Learning to picture mentally what cannot be directly observed, heard or written and to imagine possible next steps in making a piece. To envision means to imagine future possibilities in your life or your work of art.
Architect Kari Turner explores the nature of problem solving in architecture. Imagination is essential—one must use the studio habit of mind, envision, to find a solution and then use creativity and practicality to make it a reality. Turner points out that accepting criticism is crucial to making ideas better. She emphasizes the importance of teamwork, of using multiple perspectives in order to analyze the merits of an idea.
- Do you feel that our creativity should help solve problems that matter to others?
- How do you know when to be imaginative and when to be practical?
- What does it take to be open to criticism? How do you like people to give you tough feedback on your work?
- Does art always make the world a better place? Can art make a difference on a small scale too? Do you think that the size of impact makes creative work better or worse?
- Does architecture make people's lives better? How?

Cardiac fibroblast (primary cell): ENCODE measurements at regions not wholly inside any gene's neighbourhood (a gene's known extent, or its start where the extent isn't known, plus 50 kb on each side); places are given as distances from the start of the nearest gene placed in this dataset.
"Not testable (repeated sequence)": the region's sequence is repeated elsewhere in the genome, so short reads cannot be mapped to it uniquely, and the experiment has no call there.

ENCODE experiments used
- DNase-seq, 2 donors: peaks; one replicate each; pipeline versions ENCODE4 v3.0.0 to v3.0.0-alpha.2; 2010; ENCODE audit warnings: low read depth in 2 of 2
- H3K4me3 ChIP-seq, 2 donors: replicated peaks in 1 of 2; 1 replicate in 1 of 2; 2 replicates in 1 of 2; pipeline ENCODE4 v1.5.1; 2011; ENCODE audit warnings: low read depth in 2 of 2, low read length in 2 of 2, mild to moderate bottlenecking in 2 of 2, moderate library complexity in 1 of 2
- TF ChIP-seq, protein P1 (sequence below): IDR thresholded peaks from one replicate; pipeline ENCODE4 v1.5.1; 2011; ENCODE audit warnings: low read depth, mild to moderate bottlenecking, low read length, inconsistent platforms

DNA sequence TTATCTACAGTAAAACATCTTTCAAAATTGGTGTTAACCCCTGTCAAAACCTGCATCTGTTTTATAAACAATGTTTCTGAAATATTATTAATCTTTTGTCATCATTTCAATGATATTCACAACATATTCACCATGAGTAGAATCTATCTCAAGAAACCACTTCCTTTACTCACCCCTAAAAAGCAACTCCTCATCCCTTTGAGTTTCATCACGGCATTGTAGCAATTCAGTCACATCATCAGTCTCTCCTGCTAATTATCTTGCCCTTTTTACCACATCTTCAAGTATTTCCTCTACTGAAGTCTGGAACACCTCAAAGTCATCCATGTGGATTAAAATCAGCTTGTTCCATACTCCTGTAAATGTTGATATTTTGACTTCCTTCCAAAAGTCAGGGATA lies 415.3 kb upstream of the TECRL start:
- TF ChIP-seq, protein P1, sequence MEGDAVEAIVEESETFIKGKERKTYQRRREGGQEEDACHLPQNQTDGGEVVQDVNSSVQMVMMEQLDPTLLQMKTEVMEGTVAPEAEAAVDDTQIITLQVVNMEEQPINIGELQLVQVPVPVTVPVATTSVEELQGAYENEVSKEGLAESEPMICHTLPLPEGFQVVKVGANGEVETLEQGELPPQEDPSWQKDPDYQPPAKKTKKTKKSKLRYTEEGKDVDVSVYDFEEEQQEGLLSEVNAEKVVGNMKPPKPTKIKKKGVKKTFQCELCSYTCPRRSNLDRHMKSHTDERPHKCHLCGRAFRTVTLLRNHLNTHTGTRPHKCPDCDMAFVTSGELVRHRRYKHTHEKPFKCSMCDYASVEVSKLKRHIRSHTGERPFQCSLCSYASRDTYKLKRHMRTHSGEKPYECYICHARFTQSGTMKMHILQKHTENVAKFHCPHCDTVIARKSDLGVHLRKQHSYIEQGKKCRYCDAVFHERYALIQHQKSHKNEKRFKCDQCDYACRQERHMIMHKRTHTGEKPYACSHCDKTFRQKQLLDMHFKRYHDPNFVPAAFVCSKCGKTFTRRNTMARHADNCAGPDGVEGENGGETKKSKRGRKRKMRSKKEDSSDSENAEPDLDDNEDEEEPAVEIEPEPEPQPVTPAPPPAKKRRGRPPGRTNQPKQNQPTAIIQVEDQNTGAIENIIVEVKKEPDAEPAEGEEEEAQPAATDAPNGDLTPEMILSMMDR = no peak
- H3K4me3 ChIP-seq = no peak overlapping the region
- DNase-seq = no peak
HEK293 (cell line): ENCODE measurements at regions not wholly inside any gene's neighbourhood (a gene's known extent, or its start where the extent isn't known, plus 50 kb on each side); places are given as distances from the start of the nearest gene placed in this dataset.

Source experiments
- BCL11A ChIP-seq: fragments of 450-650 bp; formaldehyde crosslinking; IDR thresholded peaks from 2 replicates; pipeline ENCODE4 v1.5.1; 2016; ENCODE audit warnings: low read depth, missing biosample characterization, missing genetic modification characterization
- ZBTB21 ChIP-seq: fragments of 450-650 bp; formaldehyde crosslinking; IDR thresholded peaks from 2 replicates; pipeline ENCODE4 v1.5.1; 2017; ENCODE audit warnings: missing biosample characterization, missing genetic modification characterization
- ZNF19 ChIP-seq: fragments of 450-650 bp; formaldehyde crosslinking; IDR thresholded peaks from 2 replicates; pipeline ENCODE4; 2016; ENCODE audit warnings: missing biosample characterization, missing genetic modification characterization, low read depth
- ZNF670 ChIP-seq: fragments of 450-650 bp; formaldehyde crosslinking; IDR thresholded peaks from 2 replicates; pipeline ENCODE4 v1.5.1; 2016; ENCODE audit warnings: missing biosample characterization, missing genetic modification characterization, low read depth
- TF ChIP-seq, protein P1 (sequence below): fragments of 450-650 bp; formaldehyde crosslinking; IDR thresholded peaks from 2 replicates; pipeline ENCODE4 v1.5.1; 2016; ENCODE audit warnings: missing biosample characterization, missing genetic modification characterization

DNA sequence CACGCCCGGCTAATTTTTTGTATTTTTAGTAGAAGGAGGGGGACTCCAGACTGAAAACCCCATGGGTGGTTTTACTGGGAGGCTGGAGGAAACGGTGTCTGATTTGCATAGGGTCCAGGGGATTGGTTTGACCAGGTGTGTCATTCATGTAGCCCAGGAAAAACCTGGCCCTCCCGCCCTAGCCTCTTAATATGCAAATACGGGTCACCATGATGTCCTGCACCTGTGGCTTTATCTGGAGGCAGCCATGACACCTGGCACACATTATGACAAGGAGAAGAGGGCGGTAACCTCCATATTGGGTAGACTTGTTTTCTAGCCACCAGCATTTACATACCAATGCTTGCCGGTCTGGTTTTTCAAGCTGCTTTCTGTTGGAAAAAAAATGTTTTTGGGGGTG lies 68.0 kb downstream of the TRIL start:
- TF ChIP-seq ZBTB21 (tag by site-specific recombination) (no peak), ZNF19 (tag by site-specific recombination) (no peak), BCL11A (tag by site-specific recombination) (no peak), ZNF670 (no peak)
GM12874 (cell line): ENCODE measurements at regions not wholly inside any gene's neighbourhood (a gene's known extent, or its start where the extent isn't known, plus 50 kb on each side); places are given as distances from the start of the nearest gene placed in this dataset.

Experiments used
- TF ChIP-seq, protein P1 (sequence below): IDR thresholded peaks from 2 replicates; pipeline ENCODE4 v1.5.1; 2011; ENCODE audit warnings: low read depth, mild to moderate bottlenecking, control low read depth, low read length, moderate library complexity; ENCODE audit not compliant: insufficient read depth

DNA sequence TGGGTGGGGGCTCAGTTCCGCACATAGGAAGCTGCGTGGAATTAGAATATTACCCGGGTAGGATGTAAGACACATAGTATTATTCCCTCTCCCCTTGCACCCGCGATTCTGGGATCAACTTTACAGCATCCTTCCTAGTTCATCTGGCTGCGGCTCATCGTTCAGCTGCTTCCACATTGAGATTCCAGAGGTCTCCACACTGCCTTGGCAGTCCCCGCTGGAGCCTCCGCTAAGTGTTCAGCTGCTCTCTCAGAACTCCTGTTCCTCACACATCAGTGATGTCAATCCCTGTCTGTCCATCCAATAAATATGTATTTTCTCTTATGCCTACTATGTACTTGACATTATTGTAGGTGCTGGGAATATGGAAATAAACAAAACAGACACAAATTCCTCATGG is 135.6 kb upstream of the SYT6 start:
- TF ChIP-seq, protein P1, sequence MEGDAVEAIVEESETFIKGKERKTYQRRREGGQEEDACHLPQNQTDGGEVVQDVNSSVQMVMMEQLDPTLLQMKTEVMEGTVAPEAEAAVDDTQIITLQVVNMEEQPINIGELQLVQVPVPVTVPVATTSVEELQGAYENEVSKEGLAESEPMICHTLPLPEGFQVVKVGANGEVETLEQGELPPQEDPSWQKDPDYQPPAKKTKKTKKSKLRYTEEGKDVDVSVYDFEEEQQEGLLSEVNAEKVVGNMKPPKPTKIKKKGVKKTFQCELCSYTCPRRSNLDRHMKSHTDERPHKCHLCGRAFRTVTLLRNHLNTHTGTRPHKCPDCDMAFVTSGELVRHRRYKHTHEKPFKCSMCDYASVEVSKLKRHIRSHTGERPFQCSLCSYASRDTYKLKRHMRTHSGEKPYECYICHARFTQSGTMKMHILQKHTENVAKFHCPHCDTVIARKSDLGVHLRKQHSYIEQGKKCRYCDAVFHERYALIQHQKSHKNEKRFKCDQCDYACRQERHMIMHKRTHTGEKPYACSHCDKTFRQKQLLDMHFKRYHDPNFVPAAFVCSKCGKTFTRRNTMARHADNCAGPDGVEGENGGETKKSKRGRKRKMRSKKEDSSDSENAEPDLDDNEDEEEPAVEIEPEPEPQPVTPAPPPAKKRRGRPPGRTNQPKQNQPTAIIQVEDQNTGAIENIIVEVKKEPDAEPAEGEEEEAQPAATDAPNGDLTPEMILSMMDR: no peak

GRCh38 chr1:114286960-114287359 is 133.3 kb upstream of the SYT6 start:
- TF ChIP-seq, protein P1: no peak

- Did you know in kindergarten what you wanted to do? If yes, have your ideas changed? If no, do you have an idea now? Do you think it will change?
- Is anyone interested in architecture? What do you think an architect does? Does an architect do anything besides design houses? What other problems might they need to solve?
- Do you like helping people solve problems? What other careers might be good for you besides architecture? Is a creative problem solver different from a regular problem solver?
bio: kari turner
Kari is an architect and partner at PIVOT Architecture in Eugene. She has played a role in a wide variety of projects ranging in size from small bus shelters to large public safety facilities. Kari believes that establishing connections with people is what makes architecture most significant and endeavors to reflect thoughtfulness, compassion, and fun in all of her work.
What did Kari want to say to her middle-school self?